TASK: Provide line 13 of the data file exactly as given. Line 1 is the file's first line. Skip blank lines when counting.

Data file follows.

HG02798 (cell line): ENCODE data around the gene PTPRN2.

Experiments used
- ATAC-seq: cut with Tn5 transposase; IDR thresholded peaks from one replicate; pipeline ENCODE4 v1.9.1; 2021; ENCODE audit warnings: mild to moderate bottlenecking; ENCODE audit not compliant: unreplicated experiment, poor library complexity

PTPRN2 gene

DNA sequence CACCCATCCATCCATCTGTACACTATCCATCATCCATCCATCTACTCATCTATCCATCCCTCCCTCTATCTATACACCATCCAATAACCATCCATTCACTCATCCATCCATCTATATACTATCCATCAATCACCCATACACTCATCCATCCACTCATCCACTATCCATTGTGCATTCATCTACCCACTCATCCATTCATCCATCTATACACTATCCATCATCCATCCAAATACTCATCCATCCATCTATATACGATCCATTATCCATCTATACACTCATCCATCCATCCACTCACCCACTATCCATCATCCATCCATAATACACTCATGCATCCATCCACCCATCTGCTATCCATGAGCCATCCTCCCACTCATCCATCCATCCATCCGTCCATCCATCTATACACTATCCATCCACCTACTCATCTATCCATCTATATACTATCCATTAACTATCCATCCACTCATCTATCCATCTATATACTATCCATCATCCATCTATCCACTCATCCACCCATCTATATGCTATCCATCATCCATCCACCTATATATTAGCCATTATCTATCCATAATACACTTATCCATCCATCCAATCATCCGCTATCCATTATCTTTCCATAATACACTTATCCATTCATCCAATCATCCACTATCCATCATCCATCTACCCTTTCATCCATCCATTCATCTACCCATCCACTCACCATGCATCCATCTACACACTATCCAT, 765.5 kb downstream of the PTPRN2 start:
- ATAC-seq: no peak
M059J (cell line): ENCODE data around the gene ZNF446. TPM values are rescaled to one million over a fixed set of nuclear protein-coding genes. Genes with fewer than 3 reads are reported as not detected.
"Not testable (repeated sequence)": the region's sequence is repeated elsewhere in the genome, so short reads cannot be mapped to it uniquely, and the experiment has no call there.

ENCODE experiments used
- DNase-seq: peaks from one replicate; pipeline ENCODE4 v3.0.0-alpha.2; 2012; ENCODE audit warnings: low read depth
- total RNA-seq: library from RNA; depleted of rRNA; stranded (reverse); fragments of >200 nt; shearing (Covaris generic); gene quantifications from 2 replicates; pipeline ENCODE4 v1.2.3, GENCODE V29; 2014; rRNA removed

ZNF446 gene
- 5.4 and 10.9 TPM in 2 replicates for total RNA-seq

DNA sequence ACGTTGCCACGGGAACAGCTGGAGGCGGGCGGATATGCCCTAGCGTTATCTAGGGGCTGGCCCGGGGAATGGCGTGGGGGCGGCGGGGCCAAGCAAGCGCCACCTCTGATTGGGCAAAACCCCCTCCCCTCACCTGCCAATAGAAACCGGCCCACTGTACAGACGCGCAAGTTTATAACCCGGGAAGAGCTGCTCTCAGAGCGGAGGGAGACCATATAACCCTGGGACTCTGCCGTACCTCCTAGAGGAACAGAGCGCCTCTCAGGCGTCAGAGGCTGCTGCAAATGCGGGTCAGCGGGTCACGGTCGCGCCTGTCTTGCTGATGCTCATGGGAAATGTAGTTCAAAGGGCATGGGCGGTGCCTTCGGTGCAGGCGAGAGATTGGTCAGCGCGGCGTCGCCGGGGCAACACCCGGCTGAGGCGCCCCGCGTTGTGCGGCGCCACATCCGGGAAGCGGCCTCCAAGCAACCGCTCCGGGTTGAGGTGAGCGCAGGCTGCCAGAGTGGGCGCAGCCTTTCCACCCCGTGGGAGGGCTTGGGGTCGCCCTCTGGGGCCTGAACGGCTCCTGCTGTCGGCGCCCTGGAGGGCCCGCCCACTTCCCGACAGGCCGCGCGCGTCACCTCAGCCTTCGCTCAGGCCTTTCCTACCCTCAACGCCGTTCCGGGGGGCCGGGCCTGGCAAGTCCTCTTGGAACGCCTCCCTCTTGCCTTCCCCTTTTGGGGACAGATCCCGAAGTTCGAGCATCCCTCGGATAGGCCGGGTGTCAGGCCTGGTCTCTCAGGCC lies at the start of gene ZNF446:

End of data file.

- 5.4 and 10.9 TPM in 2 replicates for total RNA-seq